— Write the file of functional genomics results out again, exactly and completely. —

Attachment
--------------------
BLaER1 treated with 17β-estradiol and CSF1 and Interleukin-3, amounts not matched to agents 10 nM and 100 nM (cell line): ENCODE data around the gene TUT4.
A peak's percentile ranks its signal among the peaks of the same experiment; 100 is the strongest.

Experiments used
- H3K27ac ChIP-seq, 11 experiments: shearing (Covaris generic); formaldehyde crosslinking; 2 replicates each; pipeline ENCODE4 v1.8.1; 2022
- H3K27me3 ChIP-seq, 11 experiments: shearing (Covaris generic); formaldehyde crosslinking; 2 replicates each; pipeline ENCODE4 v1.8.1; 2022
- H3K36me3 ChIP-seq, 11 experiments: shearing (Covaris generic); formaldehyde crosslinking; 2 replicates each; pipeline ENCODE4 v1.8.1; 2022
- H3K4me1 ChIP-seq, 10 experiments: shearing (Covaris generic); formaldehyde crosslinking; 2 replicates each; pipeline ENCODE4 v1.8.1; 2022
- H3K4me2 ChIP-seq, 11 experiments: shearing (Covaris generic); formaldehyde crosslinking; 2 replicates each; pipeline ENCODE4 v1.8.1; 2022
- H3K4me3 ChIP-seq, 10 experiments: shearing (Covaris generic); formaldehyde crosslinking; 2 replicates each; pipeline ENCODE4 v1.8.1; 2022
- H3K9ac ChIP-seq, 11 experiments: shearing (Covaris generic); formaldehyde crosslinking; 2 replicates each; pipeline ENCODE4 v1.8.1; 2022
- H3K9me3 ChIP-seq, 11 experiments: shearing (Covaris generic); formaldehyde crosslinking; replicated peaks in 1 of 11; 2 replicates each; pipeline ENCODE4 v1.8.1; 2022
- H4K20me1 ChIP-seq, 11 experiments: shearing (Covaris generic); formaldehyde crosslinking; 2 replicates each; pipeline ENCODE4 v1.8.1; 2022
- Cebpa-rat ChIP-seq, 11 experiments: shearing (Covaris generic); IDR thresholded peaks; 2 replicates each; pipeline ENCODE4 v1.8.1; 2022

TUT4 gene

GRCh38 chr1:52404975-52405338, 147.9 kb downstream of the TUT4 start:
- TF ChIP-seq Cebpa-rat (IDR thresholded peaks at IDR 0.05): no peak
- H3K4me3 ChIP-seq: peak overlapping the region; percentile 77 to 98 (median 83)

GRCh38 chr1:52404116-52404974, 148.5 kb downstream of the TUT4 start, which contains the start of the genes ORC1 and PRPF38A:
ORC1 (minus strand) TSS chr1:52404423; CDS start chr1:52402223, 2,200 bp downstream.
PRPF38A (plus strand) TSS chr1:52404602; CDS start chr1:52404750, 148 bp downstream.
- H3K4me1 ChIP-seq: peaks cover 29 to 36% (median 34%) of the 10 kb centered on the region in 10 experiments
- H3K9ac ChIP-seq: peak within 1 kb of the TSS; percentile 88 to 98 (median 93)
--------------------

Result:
BLaER1 treated with 17β-estradiol and CSF1 and Interleukin-3, amounts not matched to agents 10 nM and 100 nM (cell line): ENCODE data around the gene TUT4.
A peak's percentile ranks its signal among the peaks of the same experiment; 100 is the strongest.

Experiments used
- H3K27ac ChIP-seq, 11 experiments: shearing (Covaris generic); formaldehyde crosslinking; 2 replicates each; pipeline ENCODE4 v1.8.1; 2022
- H3K27me3 ChIP-seq, 11 experiments: shearing (Covaris generic); formaldehyde crosslinking; 2 replicates each; pipeline ENCODE4 v1.8.1; 2022
- H3K36me3 ChIP-seq, 11 experiments: shearing (Covaris generic); formaldehyde crosslinking; 2 replicates each; pipeline ENCODE4 v1.8.1; 2022
- H3K4me1 ChIP-seq, 10 experiments: shearing (Covaris generic); formaldehyde crosslinking; 2 replicates each; pipeline ENCODE4 v1.8.1; 2022
- H3K4me2 ChIP-seq, 11 experiments: shearing (Covaris generic); formaldehyde crosslinking; 2 replicates each; pipeline ENCODE4 v1.8.1; 2022
- H3K4me3 ChIP-seq, 10 experiments: shearing (Covaris generic); formaldehyde crosslinking; 2 replicates each; pipeline ENCODE4 v1.8.1; 2022
- H3K9ac ChIP-seq, 11 experiments: shearing (Covaris generic); formaldehyde crosslinking; 2 replicates each; pipeline ENCODE4 v1.8.1; 2022
- H3K9me3 ChIP-seq, 11 experiments: shearing (Covaris generic); formaldehyde crosslinking; replicated peaks in 1 of 11; 2 replicates each; pipeline ENCODE4 v1.8.1; 2022
- H4K20me1 ChIP-seq, 11 experiments: shearing (Covaris generic); formaldehyde crosslinking; 2 replicates each; pipeline ENCODE4 v1.8.1; 2022
- Cebpa-rat ChIP-seq, 11 experiments: shearing (Covaris generic); IDR thresholded peaks; 2 replicates each; pipeline ENCODE4 v1.8.1; 2022

TUT4 gene

GRCh38 chr1:52404975-52405338, 147.9 kb downstream of the TUT4 start:
- TF ChIP-seq Cebpa-rat (IDR thresholded peaks at IDR 0.05): no peak
- H3K4me3 ChIP-seq: peak overlapping the region; percentile 77 to 98 (median 83)

GRCh38 chr1:52404116-52404974, 148.5 kb downstream of the TUT4 start, which contains the start of the genes ORC1 and PRPF38A:
ORC1 (minus strand) TSS chr1:52404423; CDS start chr1:52402223, 2,200 bp downstream.
PRPF38A (plus strand) TSS chr1:52404602; CDS start chr1:52404750, 148 bp downstream.
- H3K4me1 ChIP-seq: peaks cover 29 to 36% (median 34%) of the 10 kb centered on the region in 10 experiments
- H3K9ac ChIP-seq: peak within 1 kb of the TSS; percentile 88 to 98 (median 93)